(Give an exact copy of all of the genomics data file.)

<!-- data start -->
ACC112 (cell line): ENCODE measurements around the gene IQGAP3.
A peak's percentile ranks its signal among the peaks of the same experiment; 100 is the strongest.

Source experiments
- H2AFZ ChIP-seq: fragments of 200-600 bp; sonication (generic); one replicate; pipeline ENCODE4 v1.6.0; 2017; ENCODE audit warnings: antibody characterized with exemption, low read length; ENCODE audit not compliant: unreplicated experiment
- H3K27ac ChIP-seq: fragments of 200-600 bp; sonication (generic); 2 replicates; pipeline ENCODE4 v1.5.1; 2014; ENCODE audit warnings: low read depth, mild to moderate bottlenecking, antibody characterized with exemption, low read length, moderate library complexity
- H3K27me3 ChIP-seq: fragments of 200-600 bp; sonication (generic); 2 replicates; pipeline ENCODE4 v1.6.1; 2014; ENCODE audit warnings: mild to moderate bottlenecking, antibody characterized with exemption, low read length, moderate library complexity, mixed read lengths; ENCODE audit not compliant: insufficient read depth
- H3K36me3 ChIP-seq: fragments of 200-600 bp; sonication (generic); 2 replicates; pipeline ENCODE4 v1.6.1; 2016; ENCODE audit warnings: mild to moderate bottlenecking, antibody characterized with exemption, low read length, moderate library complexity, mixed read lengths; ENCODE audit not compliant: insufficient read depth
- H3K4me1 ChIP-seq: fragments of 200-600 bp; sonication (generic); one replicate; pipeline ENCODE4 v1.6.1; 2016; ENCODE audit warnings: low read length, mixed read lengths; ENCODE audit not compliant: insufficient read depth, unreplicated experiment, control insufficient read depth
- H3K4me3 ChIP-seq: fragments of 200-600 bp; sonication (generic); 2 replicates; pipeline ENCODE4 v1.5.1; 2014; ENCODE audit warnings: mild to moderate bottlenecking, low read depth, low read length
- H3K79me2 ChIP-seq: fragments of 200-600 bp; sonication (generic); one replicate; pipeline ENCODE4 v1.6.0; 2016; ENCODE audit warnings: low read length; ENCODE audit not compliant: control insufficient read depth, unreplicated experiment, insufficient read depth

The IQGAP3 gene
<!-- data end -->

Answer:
ACC112 (cell line): ENCODE measurements around the gene IQGAP3.
A peak's percentile ranks its signal among the peaks of the same experiment; 100 is the strongest.

Source experiments
- H2AFZ ChIP-seq: fragments of 200-600 bp; sonication (generic); one replicate; pipeline ENCODE4 v1.6.0; 2017; ENCODE audit warnings: antibody characterized with exemption, low read length; ENCODE audit not compliant: unreplicated experiment
- H3K27ac ChIP-seq: fragments of 200-600 bp; sonication (generic); 2 replicates; pipeline ENCODE4 v1.5.1; 2014; ENCODE audit warnings: low read depth, mild to moderate bottlenecking, antibody characterized with exemption, low read length, moderate library complexity
- H3K27me3 ChIP-seq: fragments of 200-600 bp; sonication (generic); 2 replicates; pipeline ENCODE4 v1.6.1; 2014; ENCODE audit warnings: mild to moderate bottlenecking, antibody characterized with exemption, low read length, moderate library complexity, mixed read lengths; ENCODE audit not compliant: insufficient read depth
- H3K36me3 ChIP-seq: fragments of 200-600 bp; sonication (generic); 2 replicates; pipeline ENCODE4 v1.6.1; 2016; ENCODE audit warnings: mild to moderate bottlenecking, antibody characterized with exemption, low read length, moderate library complexity, mixed read lengths; ENCODE audit not compliant: insufficient read depth
- H3K4me1 ChIP-seq: fragments of 200-600 bp; sonication (generic); one replicate; pipeline ENCODE4 v1.6.1; 2016; ENCODE audit warnings: low read length, mixed read lengths; ENCODE audit not compliant: insufficient read depth, unreplicated experiment, control insufficient read depth
- H3K4me3 ChIP-seq: fragments of 200-600 bp; sonication (generic); 2 replicates; pipeline ENCODE4 v1.5.1; 2014; ENCODE audit warnings: mild to moderate bottlenecking, low read depth, low read length
- H3K79me2 ChIP-seq: fragments of 200-600 bp; sonication (generic); one replicate; pipeline ENCODE4 v1.6.0; 2016; ENCODE audit warnings: low read length; ENCODE audit not compliant: control insufficient read depth, unreplicated experiment, insufficient read depth

The IQGAP3 gene